Technological Obsolesces and Generic Skills
A teacher requires many educational and didactical skills to deal with new situations. In concrete terms, this concerns matters that teachers need to know, and issues that need to be transferred to the next generation. These are
- Understanding the subject matter deeply
- Learning to learn Skills
- A large knowledge of digital educational tools.
- How to be a facilitator and motivator of the learning environment
The new learning environment differs from the one we are familiar with; the teacher has to cope with many more uncertainties. A curriculum in which lessons and content are fixed no longer exists. It requires Generic Soft Skills like:
- Values and attitudinal
- Cross-cultural understanding
- Sustainable development
The teachers of the 21st century require the ability to jump between fields of technical specialization and capture the key issues quickly. A base-level of familiarity with scientific concepts and processes reduces the time taken to master new areas where emerging tasks and work processes occur. Generic skills are not just restricted to their usefulness in the workplace but are equally required across the spectrum of living experience in today’s world.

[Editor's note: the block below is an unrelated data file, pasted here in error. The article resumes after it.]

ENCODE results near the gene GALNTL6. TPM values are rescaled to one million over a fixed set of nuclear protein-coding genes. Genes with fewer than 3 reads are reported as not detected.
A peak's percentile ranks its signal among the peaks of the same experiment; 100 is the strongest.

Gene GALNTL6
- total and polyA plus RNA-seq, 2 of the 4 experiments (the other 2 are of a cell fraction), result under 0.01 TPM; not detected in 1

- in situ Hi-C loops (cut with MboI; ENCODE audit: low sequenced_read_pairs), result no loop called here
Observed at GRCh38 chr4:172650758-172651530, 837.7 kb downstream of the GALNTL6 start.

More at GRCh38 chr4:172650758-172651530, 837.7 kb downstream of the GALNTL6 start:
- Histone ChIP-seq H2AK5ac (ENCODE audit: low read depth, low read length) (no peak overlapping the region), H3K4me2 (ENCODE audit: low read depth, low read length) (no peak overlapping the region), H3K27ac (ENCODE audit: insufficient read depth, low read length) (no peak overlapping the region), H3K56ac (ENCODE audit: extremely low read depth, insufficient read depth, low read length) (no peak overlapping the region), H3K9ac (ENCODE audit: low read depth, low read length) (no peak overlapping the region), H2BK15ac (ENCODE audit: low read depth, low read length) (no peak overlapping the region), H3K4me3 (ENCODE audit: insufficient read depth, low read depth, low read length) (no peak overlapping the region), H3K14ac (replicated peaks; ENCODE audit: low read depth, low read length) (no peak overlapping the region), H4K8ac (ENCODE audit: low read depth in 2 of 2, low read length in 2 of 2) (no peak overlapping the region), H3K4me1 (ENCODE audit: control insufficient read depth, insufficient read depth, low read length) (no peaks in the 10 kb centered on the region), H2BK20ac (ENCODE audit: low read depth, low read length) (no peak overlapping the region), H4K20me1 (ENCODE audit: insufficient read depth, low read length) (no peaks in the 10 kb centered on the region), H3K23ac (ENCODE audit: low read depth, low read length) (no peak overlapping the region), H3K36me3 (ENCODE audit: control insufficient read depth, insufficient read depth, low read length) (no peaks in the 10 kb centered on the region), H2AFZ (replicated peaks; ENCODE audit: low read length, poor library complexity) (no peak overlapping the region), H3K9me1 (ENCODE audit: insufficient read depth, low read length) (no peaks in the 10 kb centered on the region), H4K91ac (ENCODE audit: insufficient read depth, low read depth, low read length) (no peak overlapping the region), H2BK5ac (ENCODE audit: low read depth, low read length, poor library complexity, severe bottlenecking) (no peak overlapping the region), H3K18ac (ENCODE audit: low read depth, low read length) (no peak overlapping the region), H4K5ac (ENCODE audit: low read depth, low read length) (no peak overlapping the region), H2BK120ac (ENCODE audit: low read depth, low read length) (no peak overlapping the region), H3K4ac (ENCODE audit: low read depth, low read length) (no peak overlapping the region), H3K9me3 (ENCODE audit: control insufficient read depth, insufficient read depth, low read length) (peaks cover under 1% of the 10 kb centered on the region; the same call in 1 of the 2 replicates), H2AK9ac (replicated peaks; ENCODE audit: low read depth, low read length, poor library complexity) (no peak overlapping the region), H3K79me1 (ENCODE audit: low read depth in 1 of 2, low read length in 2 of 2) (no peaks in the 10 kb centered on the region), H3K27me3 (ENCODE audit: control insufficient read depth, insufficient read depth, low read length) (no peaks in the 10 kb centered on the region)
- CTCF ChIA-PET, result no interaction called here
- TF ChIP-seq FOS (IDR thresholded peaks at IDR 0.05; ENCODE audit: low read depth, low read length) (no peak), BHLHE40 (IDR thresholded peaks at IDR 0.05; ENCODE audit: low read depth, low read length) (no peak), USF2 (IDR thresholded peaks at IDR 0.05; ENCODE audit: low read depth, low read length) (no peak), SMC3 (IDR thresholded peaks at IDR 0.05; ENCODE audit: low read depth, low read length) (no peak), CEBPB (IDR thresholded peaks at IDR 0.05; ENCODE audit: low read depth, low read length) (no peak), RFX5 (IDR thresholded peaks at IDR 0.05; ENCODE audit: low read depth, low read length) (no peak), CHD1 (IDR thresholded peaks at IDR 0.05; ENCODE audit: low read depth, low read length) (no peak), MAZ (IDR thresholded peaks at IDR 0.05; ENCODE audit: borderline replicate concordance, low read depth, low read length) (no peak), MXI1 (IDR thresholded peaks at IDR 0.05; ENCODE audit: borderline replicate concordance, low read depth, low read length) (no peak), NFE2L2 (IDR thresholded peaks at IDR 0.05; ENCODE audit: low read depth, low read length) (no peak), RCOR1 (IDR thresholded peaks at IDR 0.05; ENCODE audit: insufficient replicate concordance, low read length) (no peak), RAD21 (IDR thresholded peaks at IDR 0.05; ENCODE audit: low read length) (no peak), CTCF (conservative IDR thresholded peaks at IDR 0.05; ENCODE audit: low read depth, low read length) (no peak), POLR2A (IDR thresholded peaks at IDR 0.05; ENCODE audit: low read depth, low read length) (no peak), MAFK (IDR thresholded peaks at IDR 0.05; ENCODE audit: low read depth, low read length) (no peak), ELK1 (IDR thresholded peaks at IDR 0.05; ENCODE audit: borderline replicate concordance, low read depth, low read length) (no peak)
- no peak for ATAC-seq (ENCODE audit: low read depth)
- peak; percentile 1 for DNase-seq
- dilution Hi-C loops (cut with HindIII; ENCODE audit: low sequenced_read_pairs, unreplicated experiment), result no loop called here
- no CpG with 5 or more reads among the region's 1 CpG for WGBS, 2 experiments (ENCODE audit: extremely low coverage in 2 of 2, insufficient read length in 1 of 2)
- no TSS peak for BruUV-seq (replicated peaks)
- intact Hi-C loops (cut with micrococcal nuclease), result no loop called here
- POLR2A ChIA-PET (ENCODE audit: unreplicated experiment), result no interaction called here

Emerging workplace demands a new set of generic skills for the learners. In addition to job-specific technical competencies, there is a requirement of a set of generic skills, which are generic to a cluster of occupations to perform competently as a knowledge worker. All learners require generic skills. However, the extent to which these skills need to be possessed varies from one occupational grouping to another. The varying levels of generic skills use needs to be determined to further guide the development of educational content rich in job-specific and generic skills formation.
Lucubrate Magazine, Issue 43, October 19th, 2018
The photo on top: New Africa
The article is a part of an article in the UNESCO IICBA Newsletter Vol. 13 No. 2 December 2011. The article is called “New Challenges in TVET Teacher Education,” written by Prof. Shyamal Majumdar, Ph.D.